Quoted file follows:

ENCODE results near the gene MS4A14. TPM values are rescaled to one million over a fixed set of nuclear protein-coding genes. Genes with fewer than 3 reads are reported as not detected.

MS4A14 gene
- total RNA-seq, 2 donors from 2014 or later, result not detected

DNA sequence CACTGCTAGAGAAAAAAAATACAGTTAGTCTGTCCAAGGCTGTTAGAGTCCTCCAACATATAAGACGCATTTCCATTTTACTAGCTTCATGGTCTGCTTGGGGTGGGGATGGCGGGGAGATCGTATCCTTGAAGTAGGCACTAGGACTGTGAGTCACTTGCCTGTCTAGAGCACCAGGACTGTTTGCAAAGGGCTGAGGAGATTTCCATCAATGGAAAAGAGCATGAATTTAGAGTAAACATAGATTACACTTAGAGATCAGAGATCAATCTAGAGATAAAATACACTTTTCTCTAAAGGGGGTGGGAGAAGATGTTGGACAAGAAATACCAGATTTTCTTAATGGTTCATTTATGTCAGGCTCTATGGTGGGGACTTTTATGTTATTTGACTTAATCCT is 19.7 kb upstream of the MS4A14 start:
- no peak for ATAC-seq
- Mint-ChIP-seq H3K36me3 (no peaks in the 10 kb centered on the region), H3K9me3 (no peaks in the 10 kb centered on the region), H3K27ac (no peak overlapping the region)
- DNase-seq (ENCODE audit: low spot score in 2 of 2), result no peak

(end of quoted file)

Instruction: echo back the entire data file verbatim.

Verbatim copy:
ENCODE results near the gene MS4A14. TPM values are rescaled to one million over a fixed set of nuclear protein-coding genes. Genes with fewer than 3 reads are reported as not detected.

MS4A14 gene
- total RNA-seq, 2 donors from 2014 or later, result not detected

DNA sequence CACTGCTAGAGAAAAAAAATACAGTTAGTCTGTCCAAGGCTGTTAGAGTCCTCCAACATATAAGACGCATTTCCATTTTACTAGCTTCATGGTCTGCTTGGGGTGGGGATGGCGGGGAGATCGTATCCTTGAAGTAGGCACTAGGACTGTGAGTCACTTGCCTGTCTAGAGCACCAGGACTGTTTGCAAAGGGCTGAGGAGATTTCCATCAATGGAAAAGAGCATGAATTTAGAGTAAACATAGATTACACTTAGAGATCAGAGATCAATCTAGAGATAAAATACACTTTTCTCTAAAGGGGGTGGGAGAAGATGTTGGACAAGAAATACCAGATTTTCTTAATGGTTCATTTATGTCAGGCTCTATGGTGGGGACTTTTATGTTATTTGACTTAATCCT is 19.7 kb upstream of the MS4A14 start:
- no peak for ATAC-seq
- Mint-ChIP-seq H3K36me3 (no peaks in the 10 kb centered on the region), H3K9me3 (no peaks in the 10 kb centered on the region), H3K27ac (no peak overlapping the region)
- DNase-seq (ENCODE audit: low spot score in 2 of 2), result no peak